Offline

    2
    ReputationRep:
    (Original post by Supertwadds)

    TWO
    Modern Languages at AH :eek:

    Jings, that's brave!
    I want to do languages, spefically German and Russian (perhaps with history) at uni, so it's quite fitting
    Offline

    0
    ReputationRep:
    Adv English, H politics, H art and H geography if i pass everything else :/!
    Offline

    0
    ReputationRep:
    Critically examine the success of government policies to reduce poverty. I got 13/15 on this essay, so thought it might be useful

    It is said that approximately 17% of the population are found to be in poverty at any one time consistently, and so it is important that there are a number of government policies that exist to reduce poverty in the UK. Among the most affected by poverty are children, pensioners, and the low-paid and unemployed. A range of policies exist in order to reduce poverty amongst these groups, such as Working Tax Credits, National Minimum Wage, The New Deal, Pension Credits and Winter Fuel Payments, albeit with varying success.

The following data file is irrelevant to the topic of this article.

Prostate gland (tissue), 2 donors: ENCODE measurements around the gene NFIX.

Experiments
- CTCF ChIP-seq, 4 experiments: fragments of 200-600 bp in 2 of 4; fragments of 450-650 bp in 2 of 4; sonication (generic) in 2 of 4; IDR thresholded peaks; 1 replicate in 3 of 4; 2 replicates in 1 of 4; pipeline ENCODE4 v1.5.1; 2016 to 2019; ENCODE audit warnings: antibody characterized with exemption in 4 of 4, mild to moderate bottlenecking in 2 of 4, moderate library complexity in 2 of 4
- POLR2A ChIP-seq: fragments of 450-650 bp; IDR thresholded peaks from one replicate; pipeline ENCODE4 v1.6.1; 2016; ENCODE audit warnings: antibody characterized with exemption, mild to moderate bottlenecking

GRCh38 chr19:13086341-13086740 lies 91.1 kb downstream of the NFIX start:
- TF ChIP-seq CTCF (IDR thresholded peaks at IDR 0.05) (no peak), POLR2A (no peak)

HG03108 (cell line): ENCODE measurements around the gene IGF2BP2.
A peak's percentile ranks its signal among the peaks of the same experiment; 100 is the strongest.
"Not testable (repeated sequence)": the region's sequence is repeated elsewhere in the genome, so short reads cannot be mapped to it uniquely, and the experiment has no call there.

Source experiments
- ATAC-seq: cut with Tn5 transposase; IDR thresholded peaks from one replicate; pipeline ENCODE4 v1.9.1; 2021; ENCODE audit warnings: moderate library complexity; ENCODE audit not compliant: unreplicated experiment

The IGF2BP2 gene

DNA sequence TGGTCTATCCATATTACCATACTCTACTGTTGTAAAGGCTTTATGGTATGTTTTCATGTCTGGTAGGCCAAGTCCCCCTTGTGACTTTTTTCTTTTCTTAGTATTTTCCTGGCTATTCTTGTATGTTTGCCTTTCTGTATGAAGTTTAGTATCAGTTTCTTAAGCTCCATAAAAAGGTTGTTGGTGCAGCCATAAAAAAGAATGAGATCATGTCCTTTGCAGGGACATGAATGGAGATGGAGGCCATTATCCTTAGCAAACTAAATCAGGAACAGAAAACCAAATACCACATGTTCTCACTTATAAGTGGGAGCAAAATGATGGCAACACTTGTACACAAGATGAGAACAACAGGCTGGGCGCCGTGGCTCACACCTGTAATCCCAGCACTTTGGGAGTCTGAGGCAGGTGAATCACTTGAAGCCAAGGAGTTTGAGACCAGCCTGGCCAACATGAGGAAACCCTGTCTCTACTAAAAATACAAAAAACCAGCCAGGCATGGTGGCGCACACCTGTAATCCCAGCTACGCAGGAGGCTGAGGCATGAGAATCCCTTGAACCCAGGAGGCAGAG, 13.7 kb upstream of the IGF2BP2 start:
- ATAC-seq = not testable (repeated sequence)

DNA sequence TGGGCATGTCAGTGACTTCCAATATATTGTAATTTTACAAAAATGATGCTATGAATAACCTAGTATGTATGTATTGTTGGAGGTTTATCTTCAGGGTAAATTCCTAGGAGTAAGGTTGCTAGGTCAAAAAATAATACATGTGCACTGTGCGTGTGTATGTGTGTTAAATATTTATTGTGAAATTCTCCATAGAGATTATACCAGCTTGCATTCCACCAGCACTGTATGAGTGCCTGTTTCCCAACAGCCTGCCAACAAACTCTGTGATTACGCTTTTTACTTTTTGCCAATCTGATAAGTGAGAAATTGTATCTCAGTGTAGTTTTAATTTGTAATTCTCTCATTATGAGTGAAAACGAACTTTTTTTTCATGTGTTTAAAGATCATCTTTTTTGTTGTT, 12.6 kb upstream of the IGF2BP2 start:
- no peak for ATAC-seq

There are several government policies that exist in order to reduce poverty amongst children in the UK, the main one being Working Tax Credit which is integrated with the Child Tax Credit. For example, reports have revealed that tax credits have enabled 40% of single mothers to escape from poverty, meaning that many children no longer have to suffer the effects of poverty as a result of the implementation of both WTC and CTC. Further highlighting the success of tax credits in the UK, 2012 statistics from the Department of Work and Pensions have stated that child poverty reduced dramatically between 1998/1999 to 2010/2012, with approximately 1.1 million children in the UK being lifted out of poverty, a reduction that was credited to government policies such as WTC and CTC that worked to increase the level of benefits available to both lone parents and two-parent families. Although government policies have had some success in reducing child poverty in the UK, there is still progress that needs to be made. In 1999, when child poverty sat at approximately 3.4 million children, Labour set itself the task of halving child poverty by 2010 and eliminating it by 2020. Government failed to reach its target and instead saw an increase to an estimated 3.5 million children living in poverty in the UK in 2012. The sudden increase can be attributed to the on-going economic crisis in the UK which has plunged many more families closer and under the poverty line due to a lack of jobs, frozen pay, increased living costs and spending cuts. Furthermore, under current government policy child poverty is expected to rise with an expected 300,000 more children living in poverty by 2015/2016 and an estimated 4.2 million children living in poverty by 2020. While it is obvious that Working Tax Credits and Child Tax Credits have displayed some success, the current economic crisis has limited that further success and in turn resulted in a rise in child poverty.